Not So Still Life
Sue Schieman Assistant Director, Public Affairs
If not for a fine arts elective requirement, Mark Schwartz’s closet might be filled with tailored suits and crisp white shirts instead of his signature black tees and slacks. One serendipitous decision can change the course of a life, and in Schwartz’s case, enrollment in a college photography class quickly usurped his earlier aspirations of a law career. Photography became his passion. Starting out at Rutgers and ending up at Princeton to study with the renowned photographer Emmet Gowin was an unforeseen journey for Schwartz. From there he went on to earn an M.F.A. degree from Ohio University, then moved to Cleveland to begin a successful career in visual communications.
Schwartz is now president and creative director of the preeminent award-winning design firm Nesnadny +Schwartz, the company he founded more than 25 years ago. With the demands of his growing business, Schwartz may have put down his camera professionally, but his interest in photography as a creative director, collector, supporter,andadvocate hasnever wavered. “While I stopped making pictures many years ago,” he says, “I get just as much gratification from commissioning great photographers to partner with us and our clients.” And so he has, most notably by setting a precedent of using fine art photographers to illustrate the annual reports the firm began creating for the George Gund Foundation in 1989.
For one of the early reports, Schwartz contacted photographer Lee Friedlander, who upon learning he would have broad creative control immediately agreed to the project. “Lee was like an official stamp of approval,” says Schwartz. “Once that report was published, I certainly had my calls returned. Virtually everyone wanted to be a part of the Gund commission.” Schwartz is quick to add that the best part of his experience working with Friedlander is the close friendship that developed.
It is to Schwartz’s credit that Friedlander’s photographic series Factory Valleys is currently on exhibit again after 30 years, and that the Cleveland Museum of Art is the Midwest venue for the traveling Friedlander exhibition. Several years after attending the opening of Friedlander at MoMA in New York, Schwartz approached CMA director Timothy Rub with the idea of bringing the exhibition to Cleveland. Schwartz pledged his support with the condition that Rub try to convince Mitchell Kahan, director of the Akron Art Museum, to present Factory Valleys at the same time. Kahan agreed and Schwartz remained true to his word.
“The concurrent shows are marvelous complements to one another, but more important to me is this whole idea of regionalism,” says Schwartz. “The fact that there are significant economic challenges in this part of the world right now underscores the importance of forging partnerships, and these coordinated efforts in Cleveland and Akron are a fabulous and inspiring example of that.”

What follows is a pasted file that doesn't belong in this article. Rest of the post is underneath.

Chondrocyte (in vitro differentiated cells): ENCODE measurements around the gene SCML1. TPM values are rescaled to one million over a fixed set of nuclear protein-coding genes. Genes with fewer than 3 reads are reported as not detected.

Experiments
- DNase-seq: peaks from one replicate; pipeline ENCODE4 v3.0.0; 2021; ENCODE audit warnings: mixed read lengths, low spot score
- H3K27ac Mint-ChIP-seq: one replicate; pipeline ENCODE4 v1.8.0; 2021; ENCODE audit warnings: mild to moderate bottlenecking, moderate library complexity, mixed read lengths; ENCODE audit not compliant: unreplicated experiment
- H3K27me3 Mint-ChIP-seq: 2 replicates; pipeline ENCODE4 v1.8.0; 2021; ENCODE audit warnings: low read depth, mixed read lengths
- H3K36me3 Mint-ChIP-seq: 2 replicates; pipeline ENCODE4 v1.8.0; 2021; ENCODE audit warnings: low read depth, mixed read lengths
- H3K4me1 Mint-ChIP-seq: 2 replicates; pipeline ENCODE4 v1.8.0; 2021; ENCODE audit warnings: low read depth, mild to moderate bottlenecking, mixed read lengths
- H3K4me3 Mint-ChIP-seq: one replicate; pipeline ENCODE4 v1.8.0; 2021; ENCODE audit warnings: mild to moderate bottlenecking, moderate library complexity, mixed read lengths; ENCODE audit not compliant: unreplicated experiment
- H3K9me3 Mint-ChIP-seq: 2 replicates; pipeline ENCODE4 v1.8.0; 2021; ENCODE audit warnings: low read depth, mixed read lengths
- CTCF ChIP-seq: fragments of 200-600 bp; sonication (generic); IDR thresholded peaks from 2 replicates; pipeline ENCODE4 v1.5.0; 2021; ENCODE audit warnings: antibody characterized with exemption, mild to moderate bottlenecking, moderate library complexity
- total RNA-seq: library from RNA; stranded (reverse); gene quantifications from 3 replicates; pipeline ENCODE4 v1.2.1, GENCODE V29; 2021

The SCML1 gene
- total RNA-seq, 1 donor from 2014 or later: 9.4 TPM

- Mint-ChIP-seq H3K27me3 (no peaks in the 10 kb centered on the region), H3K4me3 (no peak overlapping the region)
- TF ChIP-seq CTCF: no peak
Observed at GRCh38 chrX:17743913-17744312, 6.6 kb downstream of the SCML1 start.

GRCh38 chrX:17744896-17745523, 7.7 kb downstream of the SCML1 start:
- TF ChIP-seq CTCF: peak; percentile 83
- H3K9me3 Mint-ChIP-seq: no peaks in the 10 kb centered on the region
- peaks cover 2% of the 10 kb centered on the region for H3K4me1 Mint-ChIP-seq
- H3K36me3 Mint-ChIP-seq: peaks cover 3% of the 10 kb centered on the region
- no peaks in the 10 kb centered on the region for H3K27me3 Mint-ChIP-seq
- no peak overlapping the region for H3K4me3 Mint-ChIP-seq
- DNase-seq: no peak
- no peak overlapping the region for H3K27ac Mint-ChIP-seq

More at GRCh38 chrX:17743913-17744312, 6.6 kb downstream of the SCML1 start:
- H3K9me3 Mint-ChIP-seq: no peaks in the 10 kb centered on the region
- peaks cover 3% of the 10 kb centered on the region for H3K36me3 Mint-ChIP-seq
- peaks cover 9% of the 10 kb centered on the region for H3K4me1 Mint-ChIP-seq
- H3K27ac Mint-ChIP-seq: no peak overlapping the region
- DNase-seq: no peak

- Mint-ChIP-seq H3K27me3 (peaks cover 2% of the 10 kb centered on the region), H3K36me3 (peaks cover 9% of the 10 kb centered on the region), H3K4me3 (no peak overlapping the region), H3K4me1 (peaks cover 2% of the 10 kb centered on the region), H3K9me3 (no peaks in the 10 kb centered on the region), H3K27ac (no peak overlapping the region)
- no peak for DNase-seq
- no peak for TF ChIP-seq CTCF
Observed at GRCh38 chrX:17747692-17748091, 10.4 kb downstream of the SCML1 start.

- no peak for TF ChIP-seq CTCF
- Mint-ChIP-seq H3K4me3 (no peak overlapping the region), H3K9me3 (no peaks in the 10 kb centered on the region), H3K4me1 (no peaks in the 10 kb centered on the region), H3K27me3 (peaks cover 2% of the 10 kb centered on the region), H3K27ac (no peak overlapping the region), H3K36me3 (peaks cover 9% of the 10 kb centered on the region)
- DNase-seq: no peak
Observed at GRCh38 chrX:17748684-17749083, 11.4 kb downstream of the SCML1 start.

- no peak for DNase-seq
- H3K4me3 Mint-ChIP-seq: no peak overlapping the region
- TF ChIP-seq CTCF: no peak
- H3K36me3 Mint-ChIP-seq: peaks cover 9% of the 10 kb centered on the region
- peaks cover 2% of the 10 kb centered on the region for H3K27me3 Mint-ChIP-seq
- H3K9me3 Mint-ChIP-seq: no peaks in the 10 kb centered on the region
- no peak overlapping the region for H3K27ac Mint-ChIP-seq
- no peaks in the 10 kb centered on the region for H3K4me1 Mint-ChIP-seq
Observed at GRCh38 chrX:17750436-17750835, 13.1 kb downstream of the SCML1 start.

Schwartz and his wife, Bettina Katz, recognize that the need is endless and resources are finite, so they look for philanthropic opportunities where they can make a meaningful impact. He and Katz are the sole sponsors of Factory Valleys, but for the Cleveland exhibition Schwartz took a creative approach by also engaging photography enthusiasts Fred and Laura Ruth Bidwell, Agnes Gund, and Toby Devan Lewis. “You can accomplish amazing things when a few committed people get together and pool several relatively modest gifts into one major endeavor.” Director
Timothy Rub adds, “An exhibition supported exclusively by a collaboration among individuals is quite rare and quite wonderful.”
Schwartz cites a prior experience as another example of philanthropic collaboration. As a board member of MOCA Cleveland, he offered in 2004 to underwrite the expense of MOCA commissioning Spencer Tunick—known for his photographs featuring large numbers of nude people—for an installation on Cleveland’s East Ninth Street pier. Schwartz enlisted Timothy and Nancy Callahan and Stewart and Donna Kohl to add their support to the project. It was money well spent in terms of public relations for MOCA, but the CMA benefited as well. The final Tunick print was donated by the group to the museum’s permanent collection.
In 2005 Schwartz was asked to join the CMA board of trustees, and in this role he has participated on the board’s marketing and collections committees as well as with the museum’s Friends of Photography group. But his legacy runs deeper. To celebrate Schwartz and his wife’s generous commitment to the CMA’s renovation and expansion project, the museum has named its first dedicated space for the photographic medium in their honor: the Mark Schwartz and Bettina Katz Photography Galleries. Photography will now take its rightful place at the museum, “with its history, its stars, and its movements,” and Schwartz is glad that he and Katz have had the opportunity to help make this happen. “While pledging to support CMA’s new photography galleries is a commitment with a ‘capital C,’ we again saw this as something critically important and within our reach. Bettina and I are both very proud and very humbled to be a small part of CMA during the most exciting time in the institution’s history.”
Looking back at his colorful career, Schwartz jokes that nothing has been black and white—except for the photography. All he can say now is, “Thank goodness for college requirements.”